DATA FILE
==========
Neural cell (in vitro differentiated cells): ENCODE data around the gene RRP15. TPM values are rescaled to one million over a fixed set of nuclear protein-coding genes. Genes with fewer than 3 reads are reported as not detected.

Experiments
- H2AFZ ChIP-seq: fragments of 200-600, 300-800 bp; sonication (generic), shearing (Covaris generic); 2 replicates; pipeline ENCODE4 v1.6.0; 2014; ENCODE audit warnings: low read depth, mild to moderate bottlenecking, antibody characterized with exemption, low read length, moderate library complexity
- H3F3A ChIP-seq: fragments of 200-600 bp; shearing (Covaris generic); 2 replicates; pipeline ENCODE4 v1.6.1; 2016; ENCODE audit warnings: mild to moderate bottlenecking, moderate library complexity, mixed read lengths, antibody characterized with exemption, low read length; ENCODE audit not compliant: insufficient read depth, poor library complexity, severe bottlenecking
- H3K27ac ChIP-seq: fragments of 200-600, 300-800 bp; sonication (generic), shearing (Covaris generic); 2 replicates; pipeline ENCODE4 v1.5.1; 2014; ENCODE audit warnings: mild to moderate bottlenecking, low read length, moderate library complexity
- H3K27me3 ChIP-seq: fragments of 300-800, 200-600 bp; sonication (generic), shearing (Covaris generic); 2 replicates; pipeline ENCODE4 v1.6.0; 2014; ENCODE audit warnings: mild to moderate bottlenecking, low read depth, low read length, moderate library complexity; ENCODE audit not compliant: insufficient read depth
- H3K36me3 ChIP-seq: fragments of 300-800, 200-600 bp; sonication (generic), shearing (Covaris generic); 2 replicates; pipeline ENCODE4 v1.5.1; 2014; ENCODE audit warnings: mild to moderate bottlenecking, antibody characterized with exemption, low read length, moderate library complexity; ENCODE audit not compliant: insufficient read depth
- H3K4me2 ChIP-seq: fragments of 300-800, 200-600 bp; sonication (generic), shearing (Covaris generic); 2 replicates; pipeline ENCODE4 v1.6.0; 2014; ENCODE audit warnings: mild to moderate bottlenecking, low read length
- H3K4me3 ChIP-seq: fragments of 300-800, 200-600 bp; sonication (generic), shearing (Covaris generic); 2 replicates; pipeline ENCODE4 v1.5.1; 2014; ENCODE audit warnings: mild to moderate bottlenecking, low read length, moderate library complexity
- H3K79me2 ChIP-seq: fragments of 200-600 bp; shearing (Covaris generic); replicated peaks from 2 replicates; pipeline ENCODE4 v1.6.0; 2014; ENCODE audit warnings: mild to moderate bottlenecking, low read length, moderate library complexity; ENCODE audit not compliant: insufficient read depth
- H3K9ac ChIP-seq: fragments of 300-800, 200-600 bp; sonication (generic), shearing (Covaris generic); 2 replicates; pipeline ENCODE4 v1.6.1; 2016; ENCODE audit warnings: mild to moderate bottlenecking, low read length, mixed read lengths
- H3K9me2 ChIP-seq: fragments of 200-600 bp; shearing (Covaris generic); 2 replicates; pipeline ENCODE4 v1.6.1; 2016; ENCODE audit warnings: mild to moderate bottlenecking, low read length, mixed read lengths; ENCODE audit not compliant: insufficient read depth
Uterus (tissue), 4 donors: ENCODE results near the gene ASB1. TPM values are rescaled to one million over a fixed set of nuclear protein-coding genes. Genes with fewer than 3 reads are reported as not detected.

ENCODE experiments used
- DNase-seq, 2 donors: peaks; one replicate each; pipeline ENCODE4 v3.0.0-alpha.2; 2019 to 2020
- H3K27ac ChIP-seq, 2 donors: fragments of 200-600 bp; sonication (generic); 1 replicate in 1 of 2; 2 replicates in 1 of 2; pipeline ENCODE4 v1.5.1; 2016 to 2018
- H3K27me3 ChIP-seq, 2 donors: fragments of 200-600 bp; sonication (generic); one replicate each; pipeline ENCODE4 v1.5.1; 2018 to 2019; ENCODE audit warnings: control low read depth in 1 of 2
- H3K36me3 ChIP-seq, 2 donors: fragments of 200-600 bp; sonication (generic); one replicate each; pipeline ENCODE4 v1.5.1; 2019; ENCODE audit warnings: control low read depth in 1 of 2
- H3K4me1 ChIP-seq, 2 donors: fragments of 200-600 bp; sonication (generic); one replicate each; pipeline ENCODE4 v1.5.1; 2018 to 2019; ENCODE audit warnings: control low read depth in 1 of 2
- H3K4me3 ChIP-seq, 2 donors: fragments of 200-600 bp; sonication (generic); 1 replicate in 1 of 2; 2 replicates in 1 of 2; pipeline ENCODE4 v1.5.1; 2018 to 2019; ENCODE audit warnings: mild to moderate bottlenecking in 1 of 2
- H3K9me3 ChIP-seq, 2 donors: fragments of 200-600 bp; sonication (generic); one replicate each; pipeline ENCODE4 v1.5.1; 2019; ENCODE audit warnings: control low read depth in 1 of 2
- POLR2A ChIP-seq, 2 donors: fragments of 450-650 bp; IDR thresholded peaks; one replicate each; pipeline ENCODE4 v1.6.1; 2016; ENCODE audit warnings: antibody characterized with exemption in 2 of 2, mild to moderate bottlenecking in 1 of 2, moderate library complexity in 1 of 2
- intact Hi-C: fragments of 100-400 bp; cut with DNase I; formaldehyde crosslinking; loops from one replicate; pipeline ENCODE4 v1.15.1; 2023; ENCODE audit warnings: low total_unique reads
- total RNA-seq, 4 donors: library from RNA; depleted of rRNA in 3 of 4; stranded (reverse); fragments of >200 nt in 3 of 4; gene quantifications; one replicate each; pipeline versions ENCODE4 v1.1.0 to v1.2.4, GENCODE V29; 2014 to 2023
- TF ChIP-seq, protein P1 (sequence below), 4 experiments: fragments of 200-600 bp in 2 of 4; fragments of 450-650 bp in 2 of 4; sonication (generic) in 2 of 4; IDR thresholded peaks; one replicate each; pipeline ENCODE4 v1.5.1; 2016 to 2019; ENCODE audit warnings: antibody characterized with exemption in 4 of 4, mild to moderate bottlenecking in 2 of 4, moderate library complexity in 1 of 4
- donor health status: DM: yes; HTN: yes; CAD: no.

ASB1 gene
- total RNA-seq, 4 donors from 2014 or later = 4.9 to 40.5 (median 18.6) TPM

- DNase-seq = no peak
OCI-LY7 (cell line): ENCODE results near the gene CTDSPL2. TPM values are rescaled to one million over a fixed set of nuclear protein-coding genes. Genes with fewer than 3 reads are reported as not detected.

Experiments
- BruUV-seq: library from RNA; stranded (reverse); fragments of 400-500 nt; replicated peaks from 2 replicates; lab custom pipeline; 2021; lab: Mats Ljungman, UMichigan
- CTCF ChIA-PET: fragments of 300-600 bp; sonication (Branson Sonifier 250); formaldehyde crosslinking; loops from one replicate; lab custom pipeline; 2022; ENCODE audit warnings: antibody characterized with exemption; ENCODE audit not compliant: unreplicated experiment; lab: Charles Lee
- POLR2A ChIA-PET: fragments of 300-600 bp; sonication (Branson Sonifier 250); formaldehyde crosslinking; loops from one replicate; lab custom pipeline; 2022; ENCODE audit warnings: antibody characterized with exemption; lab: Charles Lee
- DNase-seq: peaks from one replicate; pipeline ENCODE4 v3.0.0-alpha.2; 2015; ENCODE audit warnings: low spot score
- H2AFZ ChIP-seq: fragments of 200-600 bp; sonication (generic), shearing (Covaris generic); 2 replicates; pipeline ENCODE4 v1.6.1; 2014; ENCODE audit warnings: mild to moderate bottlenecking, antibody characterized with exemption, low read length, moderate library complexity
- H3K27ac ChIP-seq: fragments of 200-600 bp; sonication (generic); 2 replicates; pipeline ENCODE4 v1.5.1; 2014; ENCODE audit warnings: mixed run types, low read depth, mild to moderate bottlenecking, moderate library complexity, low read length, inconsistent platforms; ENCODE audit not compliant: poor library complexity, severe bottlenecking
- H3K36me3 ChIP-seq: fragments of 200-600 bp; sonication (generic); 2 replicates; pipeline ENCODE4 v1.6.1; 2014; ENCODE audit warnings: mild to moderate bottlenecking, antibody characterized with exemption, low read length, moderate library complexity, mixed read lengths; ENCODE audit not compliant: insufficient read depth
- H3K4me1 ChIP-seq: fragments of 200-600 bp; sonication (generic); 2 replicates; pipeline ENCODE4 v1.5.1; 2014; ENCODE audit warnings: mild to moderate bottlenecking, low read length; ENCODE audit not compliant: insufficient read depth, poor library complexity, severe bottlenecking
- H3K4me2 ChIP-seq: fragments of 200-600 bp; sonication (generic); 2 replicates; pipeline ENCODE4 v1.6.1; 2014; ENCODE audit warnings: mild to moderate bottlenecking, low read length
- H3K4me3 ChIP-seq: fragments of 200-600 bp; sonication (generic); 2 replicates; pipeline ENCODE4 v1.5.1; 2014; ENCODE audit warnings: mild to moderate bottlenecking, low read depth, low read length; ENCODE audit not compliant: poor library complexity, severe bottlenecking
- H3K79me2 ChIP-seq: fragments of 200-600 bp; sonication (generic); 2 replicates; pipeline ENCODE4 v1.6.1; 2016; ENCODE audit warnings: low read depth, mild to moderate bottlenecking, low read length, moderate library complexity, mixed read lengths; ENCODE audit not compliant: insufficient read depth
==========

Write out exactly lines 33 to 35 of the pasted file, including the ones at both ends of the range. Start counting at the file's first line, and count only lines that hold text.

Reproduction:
- CTCF ChIA-PET: fragments of 300-600 bp; sonication (Branson Sonifier 250); formaldehyde crosslinking; loops from one replicate; lab custom pipeline; 2022; ENCODE audit warnings: antibody characterized with exemption; ENCODE audit not compliant: unreplicated experiment; lab: Charles Lee
- POLR2A ChIA-PET: fragments of 300-600 bp; sonication (Branson Sonifier 250); formaldehyde crosslinking; loops from one replicate; lab custom pipeline; 2022; ENCODE audit warnings: antibody characterized with exemption; lab: Charles Lee
- DNase-seq: peaks from one replicate; pipeline ENCODE4 v3.0.0-alpha.2; 2015; ENCODE audit warnings: low spot score